Allowing a Cell Tower on Your Property

Thanks to the rising popularity of the 5G network and the increasing demand to roll out cell service in remote areas, there has been plenty of talk about cell towers and leases. Tower leasing activity has been on the increase over the last few years as the need for expanded cell network coverage grows, and the projected rates for the year ahead indicate more growth. 

Cell Tower Leasing – Unsplash 

 

It’s no surprise for everyday property owners to be contacted about the possibility of adding a cell tower on their land even as existing cell tower leases are extended across the country. A land lease is an attractive offer, and companies will often tell you it’s a win-win situation. But before you allow a cell tower on your property, you should know what you’re giving up and gaining out of it. 

Understand That’s It’s a Long-Term Commitment

A cell tower lease consultant notes that the most important factors to consider before allowing a cell tower on your land include the length of the lease contract, the details that outline who is legally obligated by the lease, and the cell tower lease rates. Understand that this is a long-term commitment, so before you sign the dotted line, be sure what you’re getting into. 

Cell tower companies can terminate the lease whenever they want, but property owners are often committed for 20, 30, or even up to 90 years. Before you discuss the lease agreement with the cell tower company, ask the right questions. Consulting cell tower leasing experts is often recommended, so you can understand what you’re getting into. 

What You Gain From the Lease Agreement

The biggest benefit of a cell tower lease agreement is money. You’ll either get a lump sum payment for the right to use your land or collect monthly or annual rent. Unlike real estate property valuation, cell tower leases are evaluated differently. Each cell tower site comes with its unique value with no market-rate comparison done. Know what to expect in a lease.

Cell tower lease agreements are complicated and include high costs for the companies. That’s why leases last for many years, so the companies can recoup some of their investment on the site. Due to the money and time involved, cell tower companies will generally not give property owners a broad right to terminate even at the end of a lease or renewal.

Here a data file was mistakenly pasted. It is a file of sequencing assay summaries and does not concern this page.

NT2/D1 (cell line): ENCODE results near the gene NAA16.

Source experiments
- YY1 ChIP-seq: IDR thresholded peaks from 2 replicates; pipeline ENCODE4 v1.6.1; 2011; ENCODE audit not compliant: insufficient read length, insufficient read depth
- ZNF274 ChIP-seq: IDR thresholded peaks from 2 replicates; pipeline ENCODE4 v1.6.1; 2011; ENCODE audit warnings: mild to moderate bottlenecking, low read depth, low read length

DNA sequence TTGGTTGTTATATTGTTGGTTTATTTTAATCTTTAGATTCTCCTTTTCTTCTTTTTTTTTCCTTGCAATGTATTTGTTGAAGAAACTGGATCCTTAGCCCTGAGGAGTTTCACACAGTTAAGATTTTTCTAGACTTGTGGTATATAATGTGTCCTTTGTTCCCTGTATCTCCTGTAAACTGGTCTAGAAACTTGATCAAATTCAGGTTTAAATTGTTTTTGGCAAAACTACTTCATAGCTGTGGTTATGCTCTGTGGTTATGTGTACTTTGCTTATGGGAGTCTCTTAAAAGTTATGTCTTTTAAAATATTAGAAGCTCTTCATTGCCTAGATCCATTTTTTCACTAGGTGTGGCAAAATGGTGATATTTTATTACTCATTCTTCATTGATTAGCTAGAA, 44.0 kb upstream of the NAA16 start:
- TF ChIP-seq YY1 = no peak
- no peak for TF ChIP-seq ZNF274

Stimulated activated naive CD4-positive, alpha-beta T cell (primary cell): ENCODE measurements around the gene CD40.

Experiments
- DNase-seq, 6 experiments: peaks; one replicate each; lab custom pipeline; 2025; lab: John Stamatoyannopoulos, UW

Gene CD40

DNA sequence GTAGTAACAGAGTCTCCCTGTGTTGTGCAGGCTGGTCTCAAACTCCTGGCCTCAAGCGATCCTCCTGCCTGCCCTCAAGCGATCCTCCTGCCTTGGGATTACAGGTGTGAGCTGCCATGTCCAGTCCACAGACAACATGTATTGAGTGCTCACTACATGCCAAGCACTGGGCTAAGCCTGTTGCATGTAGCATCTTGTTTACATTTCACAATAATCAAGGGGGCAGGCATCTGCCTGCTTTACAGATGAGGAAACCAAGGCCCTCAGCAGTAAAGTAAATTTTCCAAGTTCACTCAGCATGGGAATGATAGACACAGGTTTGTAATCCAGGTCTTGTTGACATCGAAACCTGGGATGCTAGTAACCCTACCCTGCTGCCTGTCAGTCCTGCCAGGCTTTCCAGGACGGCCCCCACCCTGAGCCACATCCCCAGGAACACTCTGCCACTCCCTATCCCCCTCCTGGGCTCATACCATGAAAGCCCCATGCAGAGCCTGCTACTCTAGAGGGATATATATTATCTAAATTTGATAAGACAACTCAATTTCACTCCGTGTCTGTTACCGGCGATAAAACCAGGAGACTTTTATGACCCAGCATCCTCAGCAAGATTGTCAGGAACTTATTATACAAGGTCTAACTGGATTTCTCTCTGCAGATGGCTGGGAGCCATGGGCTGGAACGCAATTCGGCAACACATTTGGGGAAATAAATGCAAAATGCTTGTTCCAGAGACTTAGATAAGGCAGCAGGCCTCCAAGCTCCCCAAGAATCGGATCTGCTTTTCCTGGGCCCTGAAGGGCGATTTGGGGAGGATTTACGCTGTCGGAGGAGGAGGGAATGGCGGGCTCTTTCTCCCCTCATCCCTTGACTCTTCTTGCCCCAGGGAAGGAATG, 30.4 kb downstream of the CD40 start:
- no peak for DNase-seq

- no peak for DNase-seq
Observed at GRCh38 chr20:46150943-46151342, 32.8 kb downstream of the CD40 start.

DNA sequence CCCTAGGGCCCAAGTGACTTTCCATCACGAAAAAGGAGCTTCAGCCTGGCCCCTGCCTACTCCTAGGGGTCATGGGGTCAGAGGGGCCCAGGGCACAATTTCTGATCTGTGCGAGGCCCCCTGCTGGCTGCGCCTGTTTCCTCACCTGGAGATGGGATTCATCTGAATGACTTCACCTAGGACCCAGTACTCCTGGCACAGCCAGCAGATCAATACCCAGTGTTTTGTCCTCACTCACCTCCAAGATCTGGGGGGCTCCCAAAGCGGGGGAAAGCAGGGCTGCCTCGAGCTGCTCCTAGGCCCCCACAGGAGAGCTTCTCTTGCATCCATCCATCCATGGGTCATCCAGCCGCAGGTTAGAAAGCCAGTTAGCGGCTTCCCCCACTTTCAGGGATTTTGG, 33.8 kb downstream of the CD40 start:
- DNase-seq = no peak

What You Give Up in a Lease Agreement 

When negotiating a new or existing cell tower lease agreement, you must consider multiple factors. Keep in mind that your negotiating power as the property owner directly depends on the availability of other options for the cell tower company and the overall value of the cell tower site. Are there other properties or buildings that the cell tower company may consider? 

Does your property have enough space to allow the construction of the cell tower, and possible expansion in the future? In most cases, cell tower companies will need approximately 500 – 5,000 square feet of clear ground for a cell tower installation. What are the long term implications of having the cell tower on your property and potential liabilities? 

What happens if you want to sell the land but can’t terminate the lease agreement? What if you need to develop the rest of your property, but the location of the cell tower restricts you? Will your property value decrease? In case of damage to the tower, who’s responsible for the losses incurred due to lost cell service? Consider all these options before signing a lease.

Conclusion

While leasing your land for cell tower installation is an attractive option, it’s vital to understand your land rights and structure your protection and flexibility, as you don’t know what the future brings. Consult widely about the options you have and weigh your decisions carefully before signing any paperwork. 

 

Disclaimer: This content does not necessarily represent the views of IWB.